Monthly Archives: April 2005

Taking Pott Shots at Kilgore’s Transportation Referendums

Jim Bacon is all a twitter over the Richmond Times Dispatch yawn regarding Kilgore’s transportation plan. Despite the obvious criticism that the plan would require a referendum to pay for it (where conservatives can find something wrong with a proposal to energize the knee-jerk anti-taxers) and that it absolves a Governor Kilgore from taking any responsibility for transportation, Russ Potts points out that transportation systems cannot abruptly end at a regional line — or a state one for that matter. But that’s all Kilgore can impact. Oh no, wait. He doesn’t want to impact it. He wants to wash his hands of it.

The state senator elected three times as a Republican from Winchester took particular aim at a proposal by Kilgore to create regional transportation authorities that could levy taxes for new roads only if voters approve.

“Talk about a fiasco! Are we going to have six regional referendums? Or will there be four? Or will there be 10? Do we put Prince William with Spottsylvania and Stafford when we do that referendum or which one do we put them in?” Potts said. “You lead, follow or get the hell out of the way.”

He said his transportation proposal would be statewide in scope, not regional, and would be the sole focus of a special legislative session early next year.

“I’ll put a transportation plan out there within 120 days and we’ll call a special transportation session and we’ll stay here till the cows come home,” Potts said.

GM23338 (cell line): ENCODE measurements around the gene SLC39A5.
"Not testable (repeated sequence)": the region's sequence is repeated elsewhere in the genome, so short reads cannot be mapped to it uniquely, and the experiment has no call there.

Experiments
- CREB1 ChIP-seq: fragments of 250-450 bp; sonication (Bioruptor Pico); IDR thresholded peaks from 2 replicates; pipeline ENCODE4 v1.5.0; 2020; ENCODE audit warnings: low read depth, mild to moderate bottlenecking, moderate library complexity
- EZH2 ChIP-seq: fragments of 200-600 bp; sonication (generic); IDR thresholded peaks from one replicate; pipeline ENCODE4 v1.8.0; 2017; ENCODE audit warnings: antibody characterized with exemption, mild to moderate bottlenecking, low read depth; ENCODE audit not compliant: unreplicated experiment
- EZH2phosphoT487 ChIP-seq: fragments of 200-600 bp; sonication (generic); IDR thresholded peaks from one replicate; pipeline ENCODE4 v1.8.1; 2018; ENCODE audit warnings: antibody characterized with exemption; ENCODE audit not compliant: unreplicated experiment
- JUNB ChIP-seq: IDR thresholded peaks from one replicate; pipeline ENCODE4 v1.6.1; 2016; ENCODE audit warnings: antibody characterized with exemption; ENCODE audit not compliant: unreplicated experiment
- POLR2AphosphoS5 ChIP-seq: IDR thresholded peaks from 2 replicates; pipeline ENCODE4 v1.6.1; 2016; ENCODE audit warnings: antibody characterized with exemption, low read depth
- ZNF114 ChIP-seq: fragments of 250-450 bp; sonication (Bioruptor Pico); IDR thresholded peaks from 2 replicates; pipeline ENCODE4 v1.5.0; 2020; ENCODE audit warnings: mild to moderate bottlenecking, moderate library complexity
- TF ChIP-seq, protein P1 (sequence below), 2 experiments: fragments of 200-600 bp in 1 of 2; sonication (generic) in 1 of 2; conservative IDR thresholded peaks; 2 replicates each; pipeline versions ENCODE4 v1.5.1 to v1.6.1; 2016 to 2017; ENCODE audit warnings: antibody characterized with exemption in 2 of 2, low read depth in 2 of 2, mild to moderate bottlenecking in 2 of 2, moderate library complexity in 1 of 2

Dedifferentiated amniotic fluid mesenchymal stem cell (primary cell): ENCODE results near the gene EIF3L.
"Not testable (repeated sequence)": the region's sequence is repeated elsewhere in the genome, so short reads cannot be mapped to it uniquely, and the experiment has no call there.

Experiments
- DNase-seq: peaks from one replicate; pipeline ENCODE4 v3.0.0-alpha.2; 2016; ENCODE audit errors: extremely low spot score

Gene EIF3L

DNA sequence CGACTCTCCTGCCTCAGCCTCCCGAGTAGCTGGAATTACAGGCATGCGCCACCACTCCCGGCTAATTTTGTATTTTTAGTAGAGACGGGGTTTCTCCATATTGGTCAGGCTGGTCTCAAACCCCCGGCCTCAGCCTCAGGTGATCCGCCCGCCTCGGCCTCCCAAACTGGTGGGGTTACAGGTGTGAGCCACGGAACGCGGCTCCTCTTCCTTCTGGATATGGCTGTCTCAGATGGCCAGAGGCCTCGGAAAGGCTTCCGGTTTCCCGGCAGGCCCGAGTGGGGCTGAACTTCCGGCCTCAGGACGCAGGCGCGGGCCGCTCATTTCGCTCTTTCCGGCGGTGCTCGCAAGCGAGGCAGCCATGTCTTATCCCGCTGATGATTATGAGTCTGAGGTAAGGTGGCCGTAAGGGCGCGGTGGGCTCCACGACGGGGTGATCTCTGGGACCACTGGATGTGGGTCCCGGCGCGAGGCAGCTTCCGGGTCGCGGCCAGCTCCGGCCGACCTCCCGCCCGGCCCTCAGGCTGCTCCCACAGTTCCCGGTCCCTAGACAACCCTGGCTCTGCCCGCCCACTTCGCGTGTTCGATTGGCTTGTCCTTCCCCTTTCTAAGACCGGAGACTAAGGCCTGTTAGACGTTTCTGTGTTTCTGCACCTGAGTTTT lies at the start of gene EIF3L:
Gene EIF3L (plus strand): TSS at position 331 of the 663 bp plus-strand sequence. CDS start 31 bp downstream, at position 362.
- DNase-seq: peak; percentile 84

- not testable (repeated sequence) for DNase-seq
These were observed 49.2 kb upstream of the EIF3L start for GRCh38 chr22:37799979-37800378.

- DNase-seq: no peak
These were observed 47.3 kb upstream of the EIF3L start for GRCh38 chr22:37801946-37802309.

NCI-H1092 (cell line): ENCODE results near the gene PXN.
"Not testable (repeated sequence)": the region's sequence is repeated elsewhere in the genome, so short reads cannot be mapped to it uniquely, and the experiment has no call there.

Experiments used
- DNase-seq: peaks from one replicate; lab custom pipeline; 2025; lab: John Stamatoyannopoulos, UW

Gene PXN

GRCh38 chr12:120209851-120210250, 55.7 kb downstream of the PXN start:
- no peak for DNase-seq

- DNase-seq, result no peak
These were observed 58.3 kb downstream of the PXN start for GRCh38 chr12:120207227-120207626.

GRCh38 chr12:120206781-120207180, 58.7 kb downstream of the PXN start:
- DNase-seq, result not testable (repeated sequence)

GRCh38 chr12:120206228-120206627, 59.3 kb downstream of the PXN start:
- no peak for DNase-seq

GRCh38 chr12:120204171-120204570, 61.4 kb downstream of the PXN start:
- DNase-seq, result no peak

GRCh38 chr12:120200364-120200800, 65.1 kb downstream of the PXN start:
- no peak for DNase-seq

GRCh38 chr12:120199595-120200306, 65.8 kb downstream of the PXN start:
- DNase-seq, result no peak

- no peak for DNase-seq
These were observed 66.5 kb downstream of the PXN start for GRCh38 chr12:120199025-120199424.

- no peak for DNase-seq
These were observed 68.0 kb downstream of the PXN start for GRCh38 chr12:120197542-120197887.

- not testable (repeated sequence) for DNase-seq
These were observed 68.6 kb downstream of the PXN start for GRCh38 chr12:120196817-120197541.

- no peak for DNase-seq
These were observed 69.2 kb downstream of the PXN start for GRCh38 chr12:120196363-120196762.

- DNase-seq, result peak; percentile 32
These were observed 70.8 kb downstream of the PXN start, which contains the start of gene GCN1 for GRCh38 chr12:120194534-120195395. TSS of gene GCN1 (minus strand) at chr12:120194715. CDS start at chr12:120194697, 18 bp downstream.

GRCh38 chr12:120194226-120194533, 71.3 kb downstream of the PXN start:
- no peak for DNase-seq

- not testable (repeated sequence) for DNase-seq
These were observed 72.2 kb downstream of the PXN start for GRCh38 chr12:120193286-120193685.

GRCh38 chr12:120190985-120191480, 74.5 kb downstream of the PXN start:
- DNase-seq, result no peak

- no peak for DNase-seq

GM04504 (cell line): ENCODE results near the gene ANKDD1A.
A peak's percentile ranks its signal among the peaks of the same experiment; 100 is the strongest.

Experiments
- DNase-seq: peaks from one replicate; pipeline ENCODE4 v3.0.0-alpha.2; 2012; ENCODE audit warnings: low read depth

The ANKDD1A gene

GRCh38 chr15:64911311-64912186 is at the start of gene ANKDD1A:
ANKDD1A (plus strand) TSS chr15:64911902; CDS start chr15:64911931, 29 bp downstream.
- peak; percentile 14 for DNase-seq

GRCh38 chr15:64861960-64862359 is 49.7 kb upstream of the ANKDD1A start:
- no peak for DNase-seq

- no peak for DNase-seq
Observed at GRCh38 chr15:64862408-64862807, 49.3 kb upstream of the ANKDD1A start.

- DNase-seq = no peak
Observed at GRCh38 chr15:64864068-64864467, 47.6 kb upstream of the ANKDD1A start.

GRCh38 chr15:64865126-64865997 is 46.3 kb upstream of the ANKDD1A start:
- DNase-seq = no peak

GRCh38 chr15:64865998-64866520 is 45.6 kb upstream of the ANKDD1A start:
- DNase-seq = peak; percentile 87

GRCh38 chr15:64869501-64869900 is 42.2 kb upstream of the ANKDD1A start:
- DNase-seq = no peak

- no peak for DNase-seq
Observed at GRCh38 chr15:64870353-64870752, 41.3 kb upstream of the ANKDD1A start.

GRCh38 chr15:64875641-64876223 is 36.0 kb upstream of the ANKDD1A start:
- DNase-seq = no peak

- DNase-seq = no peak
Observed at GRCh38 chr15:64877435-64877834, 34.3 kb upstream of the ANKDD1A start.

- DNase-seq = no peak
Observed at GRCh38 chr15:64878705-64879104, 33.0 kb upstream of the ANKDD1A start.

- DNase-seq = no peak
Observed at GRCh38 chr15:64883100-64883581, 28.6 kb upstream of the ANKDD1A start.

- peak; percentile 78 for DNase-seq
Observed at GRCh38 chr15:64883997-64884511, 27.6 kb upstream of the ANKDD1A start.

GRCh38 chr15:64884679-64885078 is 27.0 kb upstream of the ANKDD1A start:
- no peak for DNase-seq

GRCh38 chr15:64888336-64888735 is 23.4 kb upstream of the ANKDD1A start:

Bush’s Social Security Plans

Apparently, tonight we’re to get something more than privatization. Meanwhile, I like Robert Samuelson’s prescription that includes Medicare.

Raise eligibility ages, trim Social Security benefits for wealthier retirees, make the elderly pay more of Medicare’s costs. Americans should work longer to reflect longer life expectancies. Even so, taxes will have to rise. The alternative is a society that’s unjust to the young, vulnerable to economic stagnation and too stingy with other national priorities.

The Overreaching vs. the Underreaching

We’re getting more evidence that the agenda of the extreme right is at risk of “overreaching,” to use the common phrase. David Broder makes the arguement this morning, and E.J. Dionne the other day suggested were experiencing the “revolt of the middle.”

Meanwhile, editorialists across Virginia are lamenting the tenure of the gubernatorial contest here in Virginia. Most think the campaign is devoid of issues or panders to certain elements. Even when discussing the big issues (read: Transportation), we get little of substance:

Transportation’s No. 1 need is an adequate, dependable funding source. But rather than tap appropriate and reliable sources, such as a higher gas tax or user fees, Kilgore offers only dubious suggestions while Kaine offers nothing at all.

Sen. Bill Mims, a moderate Republican from Loudoun County reportedly told the local chamber of commerce a few weeks ago that taxes need to be raised for viable transportation solutions to be found. Maybe, maybe not. But no one can think that synchronizing traffic lights or smart growth can answer the short-term problems, such as those in eastern Loudoun County or Fairfax or anywhere that development has already crowded the roads.

Why is it so hard to talk about these problems in a significant way?

One, the brain trusts of most candidates are a misnomer. They are usually clever by half on the tactical side of things and lack any strategic thinking that would not only lift their candidates to victory but uplift the tenure of campaigns. Two, it’s hard, risky work. Engaging the electorate in a dialogue risks affording only the most organized and vociferous clans a forum, while the everyday citizen is caught up trying to get home from work and get the kids to soccer practice. The candidates may find a thoughtful answer edited to a brochure bite that awakens many voters only days before the election. Three, the press doesn’t have the wherewithal to cover these issues substantively. They look for conflict, not solutions. They want a fight, not a plan.